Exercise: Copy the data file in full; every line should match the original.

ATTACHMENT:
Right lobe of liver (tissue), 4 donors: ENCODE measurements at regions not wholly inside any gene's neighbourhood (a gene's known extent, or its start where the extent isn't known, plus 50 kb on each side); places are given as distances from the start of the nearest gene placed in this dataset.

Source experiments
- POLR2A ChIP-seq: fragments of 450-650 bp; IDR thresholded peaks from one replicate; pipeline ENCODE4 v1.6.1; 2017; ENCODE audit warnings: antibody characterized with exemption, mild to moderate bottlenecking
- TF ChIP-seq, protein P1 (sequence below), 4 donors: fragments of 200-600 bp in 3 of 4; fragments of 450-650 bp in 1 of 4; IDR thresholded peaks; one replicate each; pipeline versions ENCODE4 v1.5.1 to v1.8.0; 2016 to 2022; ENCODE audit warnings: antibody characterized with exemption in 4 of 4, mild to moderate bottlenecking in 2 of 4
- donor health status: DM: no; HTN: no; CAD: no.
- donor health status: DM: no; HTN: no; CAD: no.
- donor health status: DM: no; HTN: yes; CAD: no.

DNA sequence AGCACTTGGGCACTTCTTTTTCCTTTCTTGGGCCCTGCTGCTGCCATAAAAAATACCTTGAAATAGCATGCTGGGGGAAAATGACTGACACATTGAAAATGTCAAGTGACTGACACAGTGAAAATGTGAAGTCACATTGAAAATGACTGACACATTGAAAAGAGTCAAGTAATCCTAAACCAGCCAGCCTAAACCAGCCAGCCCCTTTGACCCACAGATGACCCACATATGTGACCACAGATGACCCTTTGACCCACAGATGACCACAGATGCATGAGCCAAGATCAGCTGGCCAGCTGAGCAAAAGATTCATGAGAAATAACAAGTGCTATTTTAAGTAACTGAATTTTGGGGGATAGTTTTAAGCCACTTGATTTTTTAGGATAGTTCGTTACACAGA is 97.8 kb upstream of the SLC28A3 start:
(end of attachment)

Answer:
Right lobe of liver (tissue), 4 donors: ENCODE measurements at regions not wholly inside any gene's neighbourhood (a gene's known extent, or its start where the extent isn't known, plus 50 kb on each side); places are given as distances from the start of the nearest gene placed in this dataset.

Source experiments
- POLR2A ChIP-seq: fragments of 450-650 bp; IDR thresholded peaks from one replicate; pipeline ENCODE4 v1.6.1; 2017; ENCODE audit warnings: antibody characterized with exemption, mild to moderate bottlenecking
- TF ChIP-seq, protein P1 (sequence below), 4 donors: fragments of 200-600 bp in 3 of 4; fragments of 450-650 bp in 1 of 4; IDR thresholded peaks; one replicate each; pipeline versions ENCODE4 v1.5.1 to v1.8.0; 2016 to 2022; ENCODE audit warnings: antibody characterized with exemption in 4 of 4, mild to moderate bottlenecking in 2 of 4
- donor health status: DM: no; HTN: no; CAD: no.
- donor health status: DM: no; HTN: no; CAD: no.
- donor health status: DM: no; HTN: yes; CAD: no.

DNA sequence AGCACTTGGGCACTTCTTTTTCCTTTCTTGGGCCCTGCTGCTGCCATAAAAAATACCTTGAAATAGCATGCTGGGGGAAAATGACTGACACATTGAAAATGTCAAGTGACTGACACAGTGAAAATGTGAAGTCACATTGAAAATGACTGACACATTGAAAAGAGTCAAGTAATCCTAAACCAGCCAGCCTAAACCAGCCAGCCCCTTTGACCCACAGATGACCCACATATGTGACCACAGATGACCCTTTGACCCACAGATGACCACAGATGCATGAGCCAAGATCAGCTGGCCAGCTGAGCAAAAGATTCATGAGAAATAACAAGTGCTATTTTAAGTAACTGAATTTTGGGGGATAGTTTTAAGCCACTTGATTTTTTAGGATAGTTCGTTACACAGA is 97.8 kb upstream of the SLC28A3 start: